Join Team GSF and help change the future of spinal muscular atrophy (SMA)!
I've always wanted to run a marathon -- it's one of those goals I planned to "one day" check off my list. But until last year, the last time I ran in any way was home from my office the day my daughter, Gwendolyn, was diagnosed with spinal muscular atrophy (SMA). That was over four years ago. She was just six-months-old.
I was at work. My cell phone rang. It was my wife, Victoria. All she said was -- "Come home." She didn't need to say anything else. We had been waiting for the results of Gwendolyn's SMA blood test for two weeks. We'd been waiting to learn if Gwendolyn's condition was terminal. I knew immediately when I picked up the phone and I went completely numb. The world instantly felt tiny and the walls in my head closed in. The sounds around me muted. I vividly remember shutting my laptop, shoving it in my shoulder bag, getting up from my desk, and leaving without saying a word. Then I ran. It was about a mile and I literally ran as fast as I could. Frantically. I was so disoriented that I took a route that I would never normally take and I have never taken since. It was like an out of body experience and my mind was on auto-pilot. I just needed to get to Victoria and Gwendolyn. We needed to be together. As a family.
That day was a little over four years ago. I think it is safe to say we've come a long way since then. No doubt, Gwendolyn has been through and fought through more than any child should have to face. Victoria and I have been through a lot. Our family and friends have been through a lot. An SMA diagnosis is crushing. It has touched every aspect of our life and SMA doesn't sleep. The progressive nature of the disease has since stolen my precious daughter’s ability to move, to speak, to swallow, to cough, to breathe unassisted, and now to even smile. But Gwendolyn has shown me that while SMA has taken many physical things from her, while she's with us, it will never get its hands on the things that truly define her: her incredible mind and curious nature, her love for family and friends, her tenacity and will to fight, her desire for adventure, her infectious zest for life, and her beautiful spirit.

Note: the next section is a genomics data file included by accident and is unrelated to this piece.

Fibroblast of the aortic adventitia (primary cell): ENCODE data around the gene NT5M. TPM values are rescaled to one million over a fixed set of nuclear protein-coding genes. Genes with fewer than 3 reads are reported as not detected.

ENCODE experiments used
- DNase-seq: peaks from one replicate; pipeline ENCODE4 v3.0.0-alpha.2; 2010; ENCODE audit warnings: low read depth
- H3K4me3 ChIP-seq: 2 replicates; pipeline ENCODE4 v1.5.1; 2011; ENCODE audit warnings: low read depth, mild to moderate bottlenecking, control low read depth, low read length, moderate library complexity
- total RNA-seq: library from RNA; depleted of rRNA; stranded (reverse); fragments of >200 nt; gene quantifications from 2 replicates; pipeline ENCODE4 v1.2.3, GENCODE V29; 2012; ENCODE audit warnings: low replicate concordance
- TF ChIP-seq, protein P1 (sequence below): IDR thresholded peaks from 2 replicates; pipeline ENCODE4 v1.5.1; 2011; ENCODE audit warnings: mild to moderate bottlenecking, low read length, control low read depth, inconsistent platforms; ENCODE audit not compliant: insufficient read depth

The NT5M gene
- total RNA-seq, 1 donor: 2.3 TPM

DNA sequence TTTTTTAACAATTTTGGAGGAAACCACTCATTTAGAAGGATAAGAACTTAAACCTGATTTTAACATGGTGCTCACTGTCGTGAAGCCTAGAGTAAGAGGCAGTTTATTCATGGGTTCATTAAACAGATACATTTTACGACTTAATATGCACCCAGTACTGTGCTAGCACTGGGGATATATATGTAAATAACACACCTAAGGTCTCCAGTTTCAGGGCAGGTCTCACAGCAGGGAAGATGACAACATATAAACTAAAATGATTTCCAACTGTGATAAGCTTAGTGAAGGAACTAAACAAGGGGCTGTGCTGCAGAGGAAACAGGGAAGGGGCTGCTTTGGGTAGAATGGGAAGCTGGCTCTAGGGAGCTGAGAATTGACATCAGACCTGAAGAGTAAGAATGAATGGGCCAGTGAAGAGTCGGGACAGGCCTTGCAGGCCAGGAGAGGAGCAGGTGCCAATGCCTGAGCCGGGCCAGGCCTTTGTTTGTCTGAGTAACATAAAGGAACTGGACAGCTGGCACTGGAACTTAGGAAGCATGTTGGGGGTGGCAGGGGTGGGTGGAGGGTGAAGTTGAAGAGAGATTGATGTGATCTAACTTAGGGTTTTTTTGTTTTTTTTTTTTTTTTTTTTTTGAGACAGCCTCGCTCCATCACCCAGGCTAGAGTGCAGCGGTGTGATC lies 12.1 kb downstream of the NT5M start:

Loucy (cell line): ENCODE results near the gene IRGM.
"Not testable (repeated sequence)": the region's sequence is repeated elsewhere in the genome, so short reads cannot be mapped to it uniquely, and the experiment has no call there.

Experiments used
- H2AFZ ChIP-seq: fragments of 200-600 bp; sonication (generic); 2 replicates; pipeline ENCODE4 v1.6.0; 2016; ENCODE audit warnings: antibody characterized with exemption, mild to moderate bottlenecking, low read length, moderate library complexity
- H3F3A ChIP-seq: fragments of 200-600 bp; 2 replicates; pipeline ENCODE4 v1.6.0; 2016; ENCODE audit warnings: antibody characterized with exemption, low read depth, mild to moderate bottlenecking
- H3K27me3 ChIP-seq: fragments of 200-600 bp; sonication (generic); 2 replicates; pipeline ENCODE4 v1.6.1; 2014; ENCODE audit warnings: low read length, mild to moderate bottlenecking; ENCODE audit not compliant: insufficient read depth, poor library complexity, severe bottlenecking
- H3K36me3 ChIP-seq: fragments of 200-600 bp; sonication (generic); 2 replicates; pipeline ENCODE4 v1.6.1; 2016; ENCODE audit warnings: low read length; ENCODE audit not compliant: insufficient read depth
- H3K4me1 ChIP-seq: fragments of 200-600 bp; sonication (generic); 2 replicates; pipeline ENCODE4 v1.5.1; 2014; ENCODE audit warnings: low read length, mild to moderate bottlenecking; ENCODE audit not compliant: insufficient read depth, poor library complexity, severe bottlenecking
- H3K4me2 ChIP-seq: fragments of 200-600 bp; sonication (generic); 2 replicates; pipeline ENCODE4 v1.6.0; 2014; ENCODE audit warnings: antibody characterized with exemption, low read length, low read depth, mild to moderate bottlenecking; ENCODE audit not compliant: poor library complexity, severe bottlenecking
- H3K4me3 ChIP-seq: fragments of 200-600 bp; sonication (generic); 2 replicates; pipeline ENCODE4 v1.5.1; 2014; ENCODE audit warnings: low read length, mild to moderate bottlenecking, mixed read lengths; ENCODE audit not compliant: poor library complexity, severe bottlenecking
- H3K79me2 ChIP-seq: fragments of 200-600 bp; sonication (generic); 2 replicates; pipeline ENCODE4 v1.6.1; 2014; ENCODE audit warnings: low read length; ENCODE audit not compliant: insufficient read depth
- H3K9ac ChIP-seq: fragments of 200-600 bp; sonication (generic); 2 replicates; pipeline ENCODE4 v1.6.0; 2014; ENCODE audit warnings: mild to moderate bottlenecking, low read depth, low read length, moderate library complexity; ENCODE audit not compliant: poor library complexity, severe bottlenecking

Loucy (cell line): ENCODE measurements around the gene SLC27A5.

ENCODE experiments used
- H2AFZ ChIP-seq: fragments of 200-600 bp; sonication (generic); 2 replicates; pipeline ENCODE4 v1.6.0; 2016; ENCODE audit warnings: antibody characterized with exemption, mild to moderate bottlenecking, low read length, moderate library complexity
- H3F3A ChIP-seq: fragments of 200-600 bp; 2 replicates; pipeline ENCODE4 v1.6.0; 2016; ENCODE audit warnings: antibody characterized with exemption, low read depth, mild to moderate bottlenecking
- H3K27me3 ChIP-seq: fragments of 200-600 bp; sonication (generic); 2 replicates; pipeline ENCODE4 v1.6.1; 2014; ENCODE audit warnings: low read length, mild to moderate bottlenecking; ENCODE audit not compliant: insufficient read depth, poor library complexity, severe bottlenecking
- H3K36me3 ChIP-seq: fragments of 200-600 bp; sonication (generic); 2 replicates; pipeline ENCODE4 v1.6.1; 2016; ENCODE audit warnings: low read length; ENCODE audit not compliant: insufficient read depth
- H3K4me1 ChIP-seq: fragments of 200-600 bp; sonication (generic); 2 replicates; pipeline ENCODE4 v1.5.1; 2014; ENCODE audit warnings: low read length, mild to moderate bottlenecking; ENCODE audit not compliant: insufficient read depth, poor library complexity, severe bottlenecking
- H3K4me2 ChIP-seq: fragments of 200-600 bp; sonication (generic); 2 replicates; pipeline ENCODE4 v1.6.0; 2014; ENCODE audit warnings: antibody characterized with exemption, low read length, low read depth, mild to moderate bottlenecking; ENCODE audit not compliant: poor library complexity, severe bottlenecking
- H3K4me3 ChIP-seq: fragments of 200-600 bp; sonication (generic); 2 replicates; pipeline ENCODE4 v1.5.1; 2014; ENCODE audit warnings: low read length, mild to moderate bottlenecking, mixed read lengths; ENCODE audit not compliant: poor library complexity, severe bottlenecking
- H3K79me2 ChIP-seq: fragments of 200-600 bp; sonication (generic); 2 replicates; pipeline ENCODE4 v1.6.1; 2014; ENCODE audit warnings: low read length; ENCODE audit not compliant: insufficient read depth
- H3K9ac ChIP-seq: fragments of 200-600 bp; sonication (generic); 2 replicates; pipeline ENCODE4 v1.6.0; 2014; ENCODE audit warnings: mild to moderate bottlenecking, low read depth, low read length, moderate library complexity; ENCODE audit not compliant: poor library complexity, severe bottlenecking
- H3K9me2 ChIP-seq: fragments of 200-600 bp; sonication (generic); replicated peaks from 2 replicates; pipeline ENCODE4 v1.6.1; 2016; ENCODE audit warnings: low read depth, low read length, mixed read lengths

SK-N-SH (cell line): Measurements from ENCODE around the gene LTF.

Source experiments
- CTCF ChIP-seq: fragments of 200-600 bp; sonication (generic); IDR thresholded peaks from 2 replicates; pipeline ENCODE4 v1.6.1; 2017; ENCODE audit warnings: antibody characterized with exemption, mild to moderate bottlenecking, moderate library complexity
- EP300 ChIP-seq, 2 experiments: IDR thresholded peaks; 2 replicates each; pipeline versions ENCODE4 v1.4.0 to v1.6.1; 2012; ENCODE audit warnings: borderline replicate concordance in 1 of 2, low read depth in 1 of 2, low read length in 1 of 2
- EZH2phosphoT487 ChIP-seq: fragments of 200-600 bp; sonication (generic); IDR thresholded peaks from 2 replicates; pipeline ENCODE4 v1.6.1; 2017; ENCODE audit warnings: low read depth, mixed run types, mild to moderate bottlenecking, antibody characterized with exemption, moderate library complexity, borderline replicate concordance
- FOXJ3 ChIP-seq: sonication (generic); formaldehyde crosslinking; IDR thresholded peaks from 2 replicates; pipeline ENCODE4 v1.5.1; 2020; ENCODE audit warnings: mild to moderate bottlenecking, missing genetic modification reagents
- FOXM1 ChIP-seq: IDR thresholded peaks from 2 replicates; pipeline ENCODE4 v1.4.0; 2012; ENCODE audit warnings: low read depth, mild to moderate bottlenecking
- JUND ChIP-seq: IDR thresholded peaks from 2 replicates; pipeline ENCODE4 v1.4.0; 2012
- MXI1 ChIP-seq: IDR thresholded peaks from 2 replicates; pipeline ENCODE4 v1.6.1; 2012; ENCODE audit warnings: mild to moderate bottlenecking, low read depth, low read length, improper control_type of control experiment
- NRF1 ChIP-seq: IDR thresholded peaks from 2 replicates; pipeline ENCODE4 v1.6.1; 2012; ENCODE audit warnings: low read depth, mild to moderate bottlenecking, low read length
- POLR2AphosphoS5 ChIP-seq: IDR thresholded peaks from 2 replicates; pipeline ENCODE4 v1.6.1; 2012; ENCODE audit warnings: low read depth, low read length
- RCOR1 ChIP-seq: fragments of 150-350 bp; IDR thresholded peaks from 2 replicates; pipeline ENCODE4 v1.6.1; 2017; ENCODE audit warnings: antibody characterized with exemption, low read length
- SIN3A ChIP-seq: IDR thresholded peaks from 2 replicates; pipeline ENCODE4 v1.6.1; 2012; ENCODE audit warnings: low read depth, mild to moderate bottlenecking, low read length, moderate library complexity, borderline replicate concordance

Last year I ran my first marathon -- the Santa Barbara International Marathon (SBIM) -- joining a long list of incredible people who run for "Team GSF" to support the Gwendolyn Strong Foundation (theGSF) and our mission to change the future of this brutal disease. We are continually inspired by those who push their physical strength to the limits to help conquer a disease that robs children of theirs. Team GSF is skilled athletes, Iron Men, triathletes, Boston Qualifiers, ultra marathoners, first time runners, walkers, relay teams, half marathoners, full marathoners... And Team GSF athletes have raised over $200,000, pushing theGSF support programs and SMA research forward in the process. Their actions have literally inspired hundreds of people to run alongside them to help fight SMA -- including Gwendolyn.
Since running the SBIM last year, Victoria and I have started “running” with Gwendolyn regularly. We push her in a specialized wheelchair and she loves it. She proudly wears her theGSF NEVER GIVE UP. jersey and demands her fast running pants. She tells us running makes her feel "FREE!" In her short life, Gwendolyn has never run or walked or crawled. She never will. But she loves to go fast. She loves adventure. And she is always pushing herself. Four years ago I ran frantically home to embrace my wife and daughter after that crushing SMA diagnosis. This time I'll be running with them to help end this brutal disease. One foot in front of the other. One stride at a time. The same way we face SMA every day. And we will be joined by dozens of others with the shared mantra to NEVER GIVE UP. We hope you’ll run with us too!